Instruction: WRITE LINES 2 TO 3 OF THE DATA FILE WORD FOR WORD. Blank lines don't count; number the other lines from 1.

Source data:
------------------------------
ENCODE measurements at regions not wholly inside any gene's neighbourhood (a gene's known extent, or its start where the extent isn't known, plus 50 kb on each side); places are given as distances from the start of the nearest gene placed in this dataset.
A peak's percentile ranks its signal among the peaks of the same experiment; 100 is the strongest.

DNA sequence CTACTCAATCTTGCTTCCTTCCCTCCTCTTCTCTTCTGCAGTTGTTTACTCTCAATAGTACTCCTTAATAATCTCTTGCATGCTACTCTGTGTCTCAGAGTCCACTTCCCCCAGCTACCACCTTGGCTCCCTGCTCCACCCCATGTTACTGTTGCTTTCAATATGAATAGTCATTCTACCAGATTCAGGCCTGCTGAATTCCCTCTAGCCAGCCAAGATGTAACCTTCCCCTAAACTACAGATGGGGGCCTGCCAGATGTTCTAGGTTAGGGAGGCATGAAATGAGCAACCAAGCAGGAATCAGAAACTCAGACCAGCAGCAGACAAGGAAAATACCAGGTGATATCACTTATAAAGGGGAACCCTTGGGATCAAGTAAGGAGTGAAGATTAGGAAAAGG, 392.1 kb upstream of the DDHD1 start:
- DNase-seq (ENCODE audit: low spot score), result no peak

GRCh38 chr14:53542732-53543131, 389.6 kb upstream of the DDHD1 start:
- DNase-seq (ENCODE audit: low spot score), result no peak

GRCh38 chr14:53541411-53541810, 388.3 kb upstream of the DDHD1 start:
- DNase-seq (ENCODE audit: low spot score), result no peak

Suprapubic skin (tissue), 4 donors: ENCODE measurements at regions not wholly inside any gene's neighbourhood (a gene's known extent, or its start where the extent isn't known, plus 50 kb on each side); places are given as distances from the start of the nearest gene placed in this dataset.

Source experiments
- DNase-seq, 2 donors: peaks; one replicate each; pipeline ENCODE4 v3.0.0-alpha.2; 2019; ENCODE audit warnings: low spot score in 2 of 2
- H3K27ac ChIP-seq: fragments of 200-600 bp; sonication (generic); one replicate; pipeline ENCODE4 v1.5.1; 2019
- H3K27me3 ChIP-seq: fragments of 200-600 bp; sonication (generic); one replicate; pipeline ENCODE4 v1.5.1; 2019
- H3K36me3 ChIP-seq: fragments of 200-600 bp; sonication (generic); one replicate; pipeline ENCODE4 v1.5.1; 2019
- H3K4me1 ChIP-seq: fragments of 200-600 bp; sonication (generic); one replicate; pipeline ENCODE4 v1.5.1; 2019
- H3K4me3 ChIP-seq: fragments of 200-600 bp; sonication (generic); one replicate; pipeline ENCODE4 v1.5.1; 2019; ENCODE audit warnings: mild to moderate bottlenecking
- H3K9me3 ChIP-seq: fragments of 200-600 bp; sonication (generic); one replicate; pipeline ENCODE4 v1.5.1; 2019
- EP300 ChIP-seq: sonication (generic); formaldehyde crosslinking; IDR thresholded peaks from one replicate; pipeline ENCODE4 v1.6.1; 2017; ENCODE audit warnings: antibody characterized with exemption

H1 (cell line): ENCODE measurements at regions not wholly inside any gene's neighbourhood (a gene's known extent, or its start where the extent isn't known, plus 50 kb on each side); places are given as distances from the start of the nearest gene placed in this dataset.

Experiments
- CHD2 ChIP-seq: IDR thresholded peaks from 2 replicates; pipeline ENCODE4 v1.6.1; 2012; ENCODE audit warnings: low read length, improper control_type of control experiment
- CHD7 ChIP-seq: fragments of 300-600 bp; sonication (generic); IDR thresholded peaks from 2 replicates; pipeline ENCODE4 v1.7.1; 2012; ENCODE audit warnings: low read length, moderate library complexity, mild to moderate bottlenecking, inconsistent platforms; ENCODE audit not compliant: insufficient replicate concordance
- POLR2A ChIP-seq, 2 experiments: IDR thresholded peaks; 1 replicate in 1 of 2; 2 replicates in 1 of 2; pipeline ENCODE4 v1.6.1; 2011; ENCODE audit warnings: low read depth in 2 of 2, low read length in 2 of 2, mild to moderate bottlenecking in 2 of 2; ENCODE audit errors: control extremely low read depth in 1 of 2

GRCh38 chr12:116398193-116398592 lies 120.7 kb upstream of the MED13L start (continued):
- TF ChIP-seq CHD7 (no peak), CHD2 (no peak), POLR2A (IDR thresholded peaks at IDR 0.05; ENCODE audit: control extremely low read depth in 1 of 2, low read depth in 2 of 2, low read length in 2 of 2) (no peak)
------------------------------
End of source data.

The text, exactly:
A peak's percentile ranks its signal among the peaks of the same experiment; 100 is the strongest.

DNA sequence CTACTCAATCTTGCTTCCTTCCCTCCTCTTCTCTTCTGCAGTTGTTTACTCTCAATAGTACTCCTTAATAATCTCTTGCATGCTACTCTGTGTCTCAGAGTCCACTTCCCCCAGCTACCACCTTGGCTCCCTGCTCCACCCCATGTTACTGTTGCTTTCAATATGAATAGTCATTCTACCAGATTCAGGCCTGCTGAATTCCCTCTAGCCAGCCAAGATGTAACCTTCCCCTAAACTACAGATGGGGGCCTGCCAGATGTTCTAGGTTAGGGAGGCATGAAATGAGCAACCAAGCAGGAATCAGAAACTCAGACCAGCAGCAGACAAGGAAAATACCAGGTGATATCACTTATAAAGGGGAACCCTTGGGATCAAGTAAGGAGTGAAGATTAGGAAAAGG, 392.1 kb upstream of the DDHD1 start: